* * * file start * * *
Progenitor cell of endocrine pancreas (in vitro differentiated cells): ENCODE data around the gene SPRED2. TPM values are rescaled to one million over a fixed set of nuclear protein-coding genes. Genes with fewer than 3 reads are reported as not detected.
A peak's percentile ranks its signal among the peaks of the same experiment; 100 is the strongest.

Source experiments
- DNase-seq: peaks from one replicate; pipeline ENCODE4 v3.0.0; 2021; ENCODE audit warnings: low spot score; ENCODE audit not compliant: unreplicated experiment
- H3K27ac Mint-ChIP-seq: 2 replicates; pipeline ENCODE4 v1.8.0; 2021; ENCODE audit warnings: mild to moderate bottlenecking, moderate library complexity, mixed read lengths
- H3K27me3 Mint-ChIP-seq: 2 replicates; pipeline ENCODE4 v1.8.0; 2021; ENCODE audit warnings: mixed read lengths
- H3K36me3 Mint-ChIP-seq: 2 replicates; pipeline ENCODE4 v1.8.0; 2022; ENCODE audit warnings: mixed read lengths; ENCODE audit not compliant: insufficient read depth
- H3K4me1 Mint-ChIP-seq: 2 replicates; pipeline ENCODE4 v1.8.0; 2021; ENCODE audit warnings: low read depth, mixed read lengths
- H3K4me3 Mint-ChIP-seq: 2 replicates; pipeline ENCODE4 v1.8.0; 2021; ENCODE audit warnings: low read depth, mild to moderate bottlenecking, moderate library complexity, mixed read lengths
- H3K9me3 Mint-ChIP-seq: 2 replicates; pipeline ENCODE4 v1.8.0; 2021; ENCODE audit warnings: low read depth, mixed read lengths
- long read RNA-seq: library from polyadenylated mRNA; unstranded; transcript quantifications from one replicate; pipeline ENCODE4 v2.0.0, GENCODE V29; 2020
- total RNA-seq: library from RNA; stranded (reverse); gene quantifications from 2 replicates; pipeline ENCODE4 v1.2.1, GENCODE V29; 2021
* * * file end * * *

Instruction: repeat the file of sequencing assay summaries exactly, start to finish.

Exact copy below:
Progenitor cell of endocrine pancreas (in vitro differentiated cells): ENCODE data around the gene SPRED2. TPM values are rescaled to one million over a fixed set of nuclear protein-coding genes. Genes with fewer than 3 reads are reported as not detected.
A peak's percentile ranks its signal among the peaks of the same experiment; 100 is the strongest.

Source experiments
- DNase-seq: peaks from one replicate; pipeline ENCODE4 v3.0.0; 2021; ENCODE audit warnings: low spot score; ENCODE audit not compliant: unreplicated experiment
- H3K27ac Mint-ChIP-seq: 2 replicates; pipeline ENCODE4 v1.8.0; 2021; ENCODE audit warnings: mild to moderate bottlenecking, moderate library complexity, mixed read lengths
- H3K27me3 Mint-ChIP-seq: 2 replicates; pipeline ENCODE4 v1.8.0; 2021; ENCODE audit warnings: mixed read lengths
- H3K36me3 Mint-ChIP-seq: 2 replicates; pipeline ENCODE4 v1.8.0; 2022; ENCODE audit warnings: mixed read lengths; ENCODE audit not compliant: insufficient read depth
- H3K4me1 Mint-ChIP-seq: 2 replicates; pipeline ENCODE4 v1.8.0; 2021; ENCODE audit warnings: low read depth, mixed read lengths
- H3K4me3 Mint-ChIP-seq: 2 replicates; pipeline ENCODE4 v1.8.0; 2021; ENCODE audit warnings: low read depth, mild to moderate bottlenecking, moderate library complexity, mixed read lengths
- H3K9me3 Mint-ChIP-seq: 2 replicates; pipeline ENCODE4 v1.8.0; 2021; ENCODE audit warnings: low read depth, mixed read lengths
- long read RNA-seq: library from polyadenylated mRNA; unstranded; transcript quantifications from one replicate; pipeline ENCODE4 v2.0.0, GENCODE V29; 2020
- total RNA-seq: library from RNA; stranded (reverse); gene quantifications from 2 replicates; pipeline ENCODE4 v1.2.1, GENCODE V29; 2021